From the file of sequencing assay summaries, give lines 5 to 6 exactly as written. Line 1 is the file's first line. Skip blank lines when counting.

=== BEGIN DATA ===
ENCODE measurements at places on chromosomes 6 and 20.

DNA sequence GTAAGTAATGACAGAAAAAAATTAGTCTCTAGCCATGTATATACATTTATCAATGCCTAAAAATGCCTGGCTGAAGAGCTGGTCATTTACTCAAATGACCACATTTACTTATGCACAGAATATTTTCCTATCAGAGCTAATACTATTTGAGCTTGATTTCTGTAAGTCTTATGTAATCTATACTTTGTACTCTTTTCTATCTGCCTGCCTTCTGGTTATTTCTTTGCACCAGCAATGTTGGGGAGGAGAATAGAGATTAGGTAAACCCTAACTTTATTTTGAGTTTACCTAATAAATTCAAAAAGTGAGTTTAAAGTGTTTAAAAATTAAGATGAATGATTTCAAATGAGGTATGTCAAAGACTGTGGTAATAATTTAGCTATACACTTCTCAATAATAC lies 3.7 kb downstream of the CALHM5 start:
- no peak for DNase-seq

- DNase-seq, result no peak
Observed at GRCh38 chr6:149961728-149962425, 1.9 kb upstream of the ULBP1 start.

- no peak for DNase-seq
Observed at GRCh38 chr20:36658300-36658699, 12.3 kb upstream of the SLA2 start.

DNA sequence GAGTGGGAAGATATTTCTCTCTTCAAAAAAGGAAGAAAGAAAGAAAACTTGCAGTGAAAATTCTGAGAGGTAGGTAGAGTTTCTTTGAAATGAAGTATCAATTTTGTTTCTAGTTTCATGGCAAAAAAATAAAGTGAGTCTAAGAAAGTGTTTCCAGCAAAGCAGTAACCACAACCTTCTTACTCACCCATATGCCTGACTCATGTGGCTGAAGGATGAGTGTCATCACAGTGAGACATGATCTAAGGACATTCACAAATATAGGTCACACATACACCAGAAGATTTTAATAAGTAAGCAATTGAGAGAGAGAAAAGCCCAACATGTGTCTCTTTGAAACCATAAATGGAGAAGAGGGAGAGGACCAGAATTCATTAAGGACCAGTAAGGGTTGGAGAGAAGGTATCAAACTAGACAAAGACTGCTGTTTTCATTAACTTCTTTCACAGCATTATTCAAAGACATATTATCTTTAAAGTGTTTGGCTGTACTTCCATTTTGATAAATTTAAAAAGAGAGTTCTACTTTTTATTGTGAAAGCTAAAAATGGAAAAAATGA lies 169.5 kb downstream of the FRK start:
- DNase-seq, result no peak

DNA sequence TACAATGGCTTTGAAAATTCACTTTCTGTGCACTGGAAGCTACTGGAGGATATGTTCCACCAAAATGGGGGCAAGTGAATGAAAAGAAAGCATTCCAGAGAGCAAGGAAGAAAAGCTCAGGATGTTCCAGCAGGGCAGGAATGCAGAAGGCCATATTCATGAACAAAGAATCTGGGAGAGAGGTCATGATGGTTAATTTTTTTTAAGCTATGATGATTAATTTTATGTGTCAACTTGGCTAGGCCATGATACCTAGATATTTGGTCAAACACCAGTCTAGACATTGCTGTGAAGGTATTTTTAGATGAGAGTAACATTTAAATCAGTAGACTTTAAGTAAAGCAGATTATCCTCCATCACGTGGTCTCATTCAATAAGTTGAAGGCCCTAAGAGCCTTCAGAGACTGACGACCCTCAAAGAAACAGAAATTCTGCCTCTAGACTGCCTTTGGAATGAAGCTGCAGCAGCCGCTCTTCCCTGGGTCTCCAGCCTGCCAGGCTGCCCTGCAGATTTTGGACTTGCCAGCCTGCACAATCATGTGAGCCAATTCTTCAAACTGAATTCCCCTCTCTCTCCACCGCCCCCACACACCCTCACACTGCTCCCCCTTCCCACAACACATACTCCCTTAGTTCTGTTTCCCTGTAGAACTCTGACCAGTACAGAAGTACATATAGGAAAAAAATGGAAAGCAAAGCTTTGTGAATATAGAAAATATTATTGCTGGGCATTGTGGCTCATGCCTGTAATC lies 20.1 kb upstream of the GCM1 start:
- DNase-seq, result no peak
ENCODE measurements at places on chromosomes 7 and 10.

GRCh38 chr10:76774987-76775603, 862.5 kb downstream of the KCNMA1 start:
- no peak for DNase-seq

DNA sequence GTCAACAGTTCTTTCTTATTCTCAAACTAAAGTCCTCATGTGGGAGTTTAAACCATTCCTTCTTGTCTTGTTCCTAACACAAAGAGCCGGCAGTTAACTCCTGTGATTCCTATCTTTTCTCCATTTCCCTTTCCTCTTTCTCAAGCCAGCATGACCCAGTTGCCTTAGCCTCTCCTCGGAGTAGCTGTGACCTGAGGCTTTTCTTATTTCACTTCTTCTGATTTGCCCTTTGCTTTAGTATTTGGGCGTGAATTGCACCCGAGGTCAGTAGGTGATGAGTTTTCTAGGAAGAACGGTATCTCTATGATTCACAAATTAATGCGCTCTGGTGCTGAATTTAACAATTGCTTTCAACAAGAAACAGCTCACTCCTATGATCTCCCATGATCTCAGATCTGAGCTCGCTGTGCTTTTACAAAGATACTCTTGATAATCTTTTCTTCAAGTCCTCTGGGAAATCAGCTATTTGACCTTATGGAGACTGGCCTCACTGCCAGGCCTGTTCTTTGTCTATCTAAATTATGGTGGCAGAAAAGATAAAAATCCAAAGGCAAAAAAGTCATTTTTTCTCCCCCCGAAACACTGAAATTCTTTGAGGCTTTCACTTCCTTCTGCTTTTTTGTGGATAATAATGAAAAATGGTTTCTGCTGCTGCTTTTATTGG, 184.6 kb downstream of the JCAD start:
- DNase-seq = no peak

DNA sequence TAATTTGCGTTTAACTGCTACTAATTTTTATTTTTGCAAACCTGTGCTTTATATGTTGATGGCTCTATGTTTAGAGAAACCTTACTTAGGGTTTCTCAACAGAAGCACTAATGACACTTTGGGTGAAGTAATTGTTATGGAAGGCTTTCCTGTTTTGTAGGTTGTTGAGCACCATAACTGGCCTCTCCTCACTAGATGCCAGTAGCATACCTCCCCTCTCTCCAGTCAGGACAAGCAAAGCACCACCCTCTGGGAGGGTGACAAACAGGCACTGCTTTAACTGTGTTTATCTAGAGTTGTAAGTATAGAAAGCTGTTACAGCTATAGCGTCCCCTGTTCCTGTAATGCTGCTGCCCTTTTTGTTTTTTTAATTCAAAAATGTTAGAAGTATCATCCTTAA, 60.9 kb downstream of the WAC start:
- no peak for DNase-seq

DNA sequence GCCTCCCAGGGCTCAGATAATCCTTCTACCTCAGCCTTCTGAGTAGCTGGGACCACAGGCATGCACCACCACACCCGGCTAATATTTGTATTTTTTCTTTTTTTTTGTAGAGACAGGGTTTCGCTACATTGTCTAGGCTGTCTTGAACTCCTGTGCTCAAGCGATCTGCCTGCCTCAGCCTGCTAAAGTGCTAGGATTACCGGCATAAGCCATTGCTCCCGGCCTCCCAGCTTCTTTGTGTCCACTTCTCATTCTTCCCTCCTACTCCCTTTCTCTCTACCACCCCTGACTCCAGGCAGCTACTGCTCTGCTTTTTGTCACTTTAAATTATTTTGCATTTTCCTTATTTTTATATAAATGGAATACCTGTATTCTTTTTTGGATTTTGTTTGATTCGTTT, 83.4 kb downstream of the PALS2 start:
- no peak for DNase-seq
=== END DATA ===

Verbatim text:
Observed at GRCh38 chr6:149961728-149962425, 1.9 kb upstream of the ULBP1 start.

- no peak for DNase-seq